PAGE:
- Q3: PE-backed M&A totaled ~496, representing ~$82 bln of value
- Quality assets command mid-teen multiples of Ebitda; 20x to 25x Ebitda multiple are no longer outliers
- Sellers possess new level of aggression; buyers concentrate on specialization, add-on M&A, creativity
It’s a good time to be a seller in private equity.
A decade into the recovery, capital continues to flood into the market and GPs are pulling out all the stops for top-tier companies.
“It’s no secret that prices have increased for several years now,” said Trevor Rich, a partner in the Los Angeles office of Lovell Minnick Partners. “It’s a competitive environment. There are buyers out there that are willing to bid up and pay top dollar for assets right now.”
Competition at every level of the market is up notably, driven principally by the amount of capital coming into the industry relative to deal count, which is pretty static, said Andrew Olinick, partner and co-head of 3i Group’s North America private equity team.
“Notwithstanding whatever potential shock comes,” he said, “the market seems to move right past it.”
And while leverage ratios are near 2007 levels, deal multiples are higher, so equity contributions are higher, said Olinick. “I don’t think growth is higher, and so I think a lot of sponsors are underwriting lower returns.”
“It’s hard to achieve an above-market growth rate without add-on acquisitions when we’re in a 3 percent GDP market,” added Gretchen Perkins, a partner at Huron Capital Partners.
“We’re in a very strong period and we expect that to continue through 2019, barring any political or geopolitical actions that take us off course.”
Carlyle was behind one of the largest LBOs in Q3, striking a $6.7 billion deal for PE-backed Sedgwick Claims Management Services, the insurance-claims-services giant.
In an even larger buyout, investors CC Capital, Cannae Holdings and Thomas H. Lee Partners took data and analytics provider Dun & Bradstreet private in a transaction valued at $6.9 billion.
Deal count totaled 496 in Q3 through Sept. 17, with about $82 billion of disclosed value for those announced and closed, according to Thomson Reuters data. That compares with about 610 transactions and $132 billion of value in the year-earlier period.
While firms continue to navigate through today’s hypercompetitive market by averaging down higher deal multiples through add-on M&A strategies, sponsor behavior also indicates that buyers and sellers recognize the risk of the long economic recovery, added Robert Fullerton, global head of leveraged-finance investment banking at Jefferies.
For instance, Fullerton said he’s observed a slight bias toward defensive industries like industrials and healthcare. He’s also seeing more sponsor exits inside of two years: “There’s no question sponsors are starting to factor a [potential] recession into their businesses.”
Others agreed. “It seems like people are quicker to pull the trigger on a sale if they think they can get a good price,” said Fred Lim, a partner in Goodwin Procter’s PE group.
One cause for pause that’s seeping into diligence, sponsors suggested, is uncertainty around trade.
While at Huron deal flow is up 20 percent in 2018 through August, Perkins noted the challenging environment as it relates to the current administration’s stance on tariffs.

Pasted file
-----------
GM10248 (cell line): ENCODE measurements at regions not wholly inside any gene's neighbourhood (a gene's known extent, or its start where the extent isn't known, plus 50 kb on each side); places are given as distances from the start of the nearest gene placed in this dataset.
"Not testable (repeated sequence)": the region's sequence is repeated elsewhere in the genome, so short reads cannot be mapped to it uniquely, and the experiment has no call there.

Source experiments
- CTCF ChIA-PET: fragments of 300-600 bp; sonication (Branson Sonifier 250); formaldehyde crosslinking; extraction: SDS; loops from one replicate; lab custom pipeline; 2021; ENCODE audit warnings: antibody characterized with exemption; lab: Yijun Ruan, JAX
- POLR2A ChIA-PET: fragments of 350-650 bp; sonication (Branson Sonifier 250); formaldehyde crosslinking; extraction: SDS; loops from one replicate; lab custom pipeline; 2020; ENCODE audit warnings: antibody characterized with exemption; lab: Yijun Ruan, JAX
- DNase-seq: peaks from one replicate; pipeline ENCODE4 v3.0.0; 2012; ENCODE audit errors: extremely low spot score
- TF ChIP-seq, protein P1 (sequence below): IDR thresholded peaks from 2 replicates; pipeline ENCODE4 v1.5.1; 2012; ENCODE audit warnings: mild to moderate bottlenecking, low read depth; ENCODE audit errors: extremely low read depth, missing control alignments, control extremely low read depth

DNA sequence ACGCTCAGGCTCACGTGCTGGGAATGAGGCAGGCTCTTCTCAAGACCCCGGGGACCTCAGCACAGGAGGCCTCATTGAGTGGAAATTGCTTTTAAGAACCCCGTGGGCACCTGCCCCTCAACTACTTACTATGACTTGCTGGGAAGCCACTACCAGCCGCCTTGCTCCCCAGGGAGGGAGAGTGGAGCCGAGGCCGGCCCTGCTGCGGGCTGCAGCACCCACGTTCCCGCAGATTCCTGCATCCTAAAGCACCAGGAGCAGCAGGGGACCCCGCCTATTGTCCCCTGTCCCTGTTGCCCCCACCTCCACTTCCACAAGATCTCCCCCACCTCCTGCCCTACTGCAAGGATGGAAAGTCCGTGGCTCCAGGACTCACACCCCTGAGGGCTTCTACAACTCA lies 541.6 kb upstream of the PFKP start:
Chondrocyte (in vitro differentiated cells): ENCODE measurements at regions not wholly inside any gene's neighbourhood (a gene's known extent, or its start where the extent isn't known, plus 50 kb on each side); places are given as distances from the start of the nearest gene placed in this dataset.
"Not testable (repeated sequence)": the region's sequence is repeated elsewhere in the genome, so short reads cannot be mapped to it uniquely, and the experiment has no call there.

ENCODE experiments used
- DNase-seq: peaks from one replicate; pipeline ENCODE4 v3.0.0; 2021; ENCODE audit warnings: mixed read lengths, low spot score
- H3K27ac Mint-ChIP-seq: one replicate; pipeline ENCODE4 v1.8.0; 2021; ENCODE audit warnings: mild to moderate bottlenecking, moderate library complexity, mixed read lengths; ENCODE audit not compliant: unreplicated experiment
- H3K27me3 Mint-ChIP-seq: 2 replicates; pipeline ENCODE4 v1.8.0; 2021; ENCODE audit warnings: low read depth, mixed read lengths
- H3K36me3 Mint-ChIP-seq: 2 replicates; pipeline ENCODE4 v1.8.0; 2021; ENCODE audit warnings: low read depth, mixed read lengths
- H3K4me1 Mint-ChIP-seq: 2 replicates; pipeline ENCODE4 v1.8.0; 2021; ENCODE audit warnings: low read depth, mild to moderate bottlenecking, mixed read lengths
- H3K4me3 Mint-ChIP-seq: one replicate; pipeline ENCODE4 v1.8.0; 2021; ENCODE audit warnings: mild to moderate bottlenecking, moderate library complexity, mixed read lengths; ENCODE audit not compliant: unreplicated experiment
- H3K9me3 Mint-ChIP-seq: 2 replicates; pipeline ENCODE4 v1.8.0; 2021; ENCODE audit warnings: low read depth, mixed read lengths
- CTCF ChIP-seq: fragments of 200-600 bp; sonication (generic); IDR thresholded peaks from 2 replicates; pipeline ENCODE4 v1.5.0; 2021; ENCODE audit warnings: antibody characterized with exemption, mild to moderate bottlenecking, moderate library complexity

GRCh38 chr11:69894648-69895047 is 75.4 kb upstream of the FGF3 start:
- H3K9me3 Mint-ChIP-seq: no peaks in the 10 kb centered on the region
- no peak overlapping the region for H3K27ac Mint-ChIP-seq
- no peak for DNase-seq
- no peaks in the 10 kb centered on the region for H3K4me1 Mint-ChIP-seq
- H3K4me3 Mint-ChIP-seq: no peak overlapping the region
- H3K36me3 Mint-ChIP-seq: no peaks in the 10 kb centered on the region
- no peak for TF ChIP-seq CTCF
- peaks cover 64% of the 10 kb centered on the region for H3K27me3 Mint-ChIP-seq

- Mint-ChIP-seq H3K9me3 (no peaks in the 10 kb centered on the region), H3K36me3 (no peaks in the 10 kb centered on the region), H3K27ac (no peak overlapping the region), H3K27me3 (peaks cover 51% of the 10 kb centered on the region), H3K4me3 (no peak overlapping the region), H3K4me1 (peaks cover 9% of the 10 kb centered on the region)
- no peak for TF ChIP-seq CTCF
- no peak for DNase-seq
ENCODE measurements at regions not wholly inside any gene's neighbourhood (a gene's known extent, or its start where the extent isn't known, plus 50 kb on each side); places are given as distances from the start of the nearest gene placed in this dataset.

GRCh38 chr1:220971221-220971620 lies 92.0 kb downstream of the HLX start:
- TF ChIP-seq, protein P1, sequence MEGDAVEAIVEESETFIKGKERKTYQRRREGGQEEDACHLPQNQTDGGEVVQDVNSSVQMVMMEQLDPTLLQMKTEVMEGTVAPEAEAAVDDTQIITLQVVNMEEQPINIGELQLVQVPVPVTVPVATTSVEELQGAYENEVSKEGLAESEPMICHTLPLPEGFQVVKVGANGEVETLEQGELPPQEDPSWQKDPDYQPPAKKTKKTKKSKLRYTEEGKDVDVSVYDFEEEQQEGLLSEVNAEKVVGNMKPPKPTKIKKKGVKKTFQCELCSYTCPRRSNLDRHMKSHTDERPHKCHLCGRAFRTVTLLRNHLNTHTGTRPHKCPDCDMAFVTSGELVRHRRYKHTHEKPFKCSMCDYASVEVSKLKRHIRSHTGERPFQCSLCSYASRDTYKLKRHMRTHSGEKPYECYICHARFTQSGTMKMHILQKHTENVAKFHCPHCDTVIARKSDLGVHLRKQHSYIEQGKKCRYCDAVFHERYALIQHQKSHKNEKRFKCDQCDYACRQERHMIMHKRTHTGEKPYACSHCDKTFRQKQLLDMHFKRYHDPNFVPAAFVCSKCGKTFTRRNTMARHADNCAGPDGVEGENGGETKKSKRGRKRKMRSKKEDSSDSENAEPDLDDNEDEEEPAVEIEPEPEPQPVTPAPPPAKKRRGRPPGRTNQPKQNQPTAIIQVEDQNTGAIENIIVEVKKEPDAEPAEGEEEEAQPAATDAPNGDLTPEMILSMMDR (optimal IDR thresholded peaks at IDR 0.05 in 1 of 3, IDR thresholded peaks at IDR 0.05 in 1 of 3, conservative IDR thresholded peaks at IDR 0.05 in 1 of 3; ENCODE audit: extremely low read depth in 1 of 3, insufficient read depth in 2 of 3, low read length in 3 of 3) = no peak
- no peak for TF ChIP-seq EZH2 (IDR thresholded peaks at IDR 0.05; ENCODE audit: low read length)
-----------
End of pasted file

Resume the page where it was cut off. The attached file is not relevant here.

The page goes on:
“This uncertainty has put a chill on PE firms investing in or acquiring businesses that do a significant amount of sourcing from China,” Perkins said.
“Given the fact a lot of companies are predicated on free, international exchange, I do think there is probably increasing risk that those [assets] could come under some sort of pressure,” Olinick agreed.
3i is also scrutinizing any business that depends on British or EU trade amid continued Brexit uncertainty, Olinick noted.
Buyer and seller tactics
Thanks to GPs’ immense appetite for quality assets, shortened hold periods don’t necessarily mean sellers are lowering expectations.
Olinick said that in Q3 he saw a few situations that signaled how frothy the market has become.
In a couple instances, firms launched auctions for assets with letters of intent for add-on transactions — and bidders were asked to give credit for those pending deals, he said. “Both seem to be getting done. That’s a sign of a new level of aggression.”
The confidence of intermediaries is also apparent.
In sharply competitive situations, bankers are more willing to let buyers drop out of processes earlier, Olinick added. That signals bankers have a higher conviction that a given business is going to command a certain deal multiple or price.
“For the trophy assets, there are just so many bidders that things will get done,” Olinick said.
Because winning assets are harder and harder to come by, sponsors with good portfolio companies — particularly those with aggressive M&A strategies — are increasingly looking to roll over minority equity stakes when a new controlling PE partner is brought in, Olinick added.
“If you have a successful company, why would you want to take all your money off the table?” Olinick said. Firms “are almost thinking like a family office.”
At the same time, the lender community appears a bit more sensitive to the adjustments to earnings that bankers are pitching, focusing a little more on underlying Ebitda, Olinick said.
“It signals that lenders are becoming a little more discerning on businesses that could cycle down and are looking through a little more of a pessimistic lens,” Olinick said.